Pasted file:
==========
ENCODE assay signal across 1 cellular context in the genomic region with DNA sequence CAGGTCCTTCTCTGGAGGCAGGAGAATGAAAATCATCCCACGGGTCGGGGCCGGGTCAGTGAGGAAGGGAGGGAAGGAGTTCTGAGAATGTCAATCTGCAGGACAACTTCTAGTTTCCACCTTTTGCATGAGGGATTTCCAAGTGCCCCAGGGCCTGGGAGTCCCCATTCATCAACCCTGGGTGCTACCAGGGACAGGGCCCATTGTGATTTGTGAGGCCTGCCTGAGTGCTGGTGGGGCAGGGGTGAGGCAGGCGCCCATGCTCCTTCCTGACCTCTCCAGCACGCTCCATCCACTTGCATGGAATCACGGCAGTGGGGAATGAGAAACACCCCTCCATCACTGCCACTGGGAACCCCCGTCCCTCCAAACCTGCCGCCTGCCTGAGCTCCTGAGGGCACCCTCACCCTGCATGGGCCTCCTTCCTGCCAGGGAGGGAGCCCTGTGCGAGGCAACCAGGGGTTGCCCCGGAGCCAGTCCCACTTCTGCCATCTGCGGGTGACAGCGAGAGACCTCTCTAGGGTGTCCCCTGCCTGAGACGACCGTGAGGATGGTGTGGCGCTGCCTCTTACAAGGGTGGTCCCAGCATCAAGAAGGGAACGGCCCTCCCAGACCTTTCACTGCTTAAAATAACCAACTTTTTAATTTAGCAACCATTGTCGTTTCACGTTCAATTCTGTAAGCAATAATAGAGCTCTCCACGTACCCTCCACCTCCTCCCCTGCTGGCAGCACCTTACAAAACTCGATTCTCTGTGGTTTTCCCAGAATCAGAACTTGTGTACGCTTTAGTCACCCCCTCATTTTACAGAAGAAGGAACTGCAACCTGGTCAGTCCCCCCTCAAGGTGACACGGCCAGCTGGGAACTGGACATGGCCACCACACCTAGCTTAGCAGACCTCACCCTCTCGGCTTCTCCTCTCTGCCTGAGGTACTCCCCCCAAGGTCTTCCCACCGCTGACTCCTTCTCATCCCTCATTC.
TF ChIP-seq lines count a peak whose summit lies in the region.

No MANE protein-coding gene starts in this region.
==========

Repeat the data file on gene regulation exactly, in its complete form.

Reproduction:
ENCODE assay signal across 1 cellular context in the genomic region with DNA sequence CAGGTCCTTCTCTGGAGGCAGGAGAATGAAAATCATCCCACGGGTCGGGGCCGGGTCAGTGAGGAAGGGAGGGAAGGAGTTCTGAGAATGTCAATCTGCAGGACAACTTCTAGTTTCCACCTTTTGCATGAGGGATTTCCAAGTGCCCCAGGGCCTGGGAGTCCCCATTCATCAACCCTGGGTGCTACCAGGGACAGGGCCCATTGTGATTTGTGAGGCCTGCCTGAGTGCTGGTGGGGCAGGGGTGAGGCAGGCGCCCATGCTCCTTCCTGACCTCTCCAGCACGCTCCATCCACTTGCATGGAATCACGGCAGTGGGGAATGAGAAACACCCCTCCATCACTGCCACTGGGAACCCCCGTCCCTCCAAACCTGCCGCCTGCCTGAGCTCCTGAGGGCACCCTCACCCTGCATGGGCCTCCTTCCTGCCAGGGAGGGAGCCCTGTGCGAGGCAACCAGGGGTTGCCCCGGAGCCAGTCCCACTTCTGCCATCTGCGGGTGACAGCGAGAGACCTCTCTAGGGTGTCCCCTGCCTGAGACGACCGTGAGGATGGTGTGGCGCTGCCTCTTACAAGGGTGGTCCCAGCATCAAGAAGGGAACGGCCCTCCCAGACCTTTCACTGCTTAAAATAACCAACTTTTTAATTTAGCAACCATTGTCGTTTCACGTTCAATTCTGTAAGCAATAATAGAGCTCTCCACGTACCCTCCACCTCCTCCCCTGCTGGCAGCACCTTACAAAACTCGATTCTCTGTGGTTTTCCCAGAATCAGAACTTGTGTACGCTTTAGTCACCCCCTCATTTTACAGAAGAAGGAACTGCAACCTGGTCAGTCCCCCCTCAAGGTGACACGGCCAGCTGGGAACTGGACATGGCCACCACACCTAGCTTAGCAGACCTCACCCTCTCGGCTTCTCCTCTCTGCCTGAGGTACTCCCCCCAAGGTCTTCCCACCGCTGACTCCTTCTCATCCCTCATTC.
TF ChIP-seq lines count a peak whose summit lies in the region.

No MANE protein-coding gene starts in this region.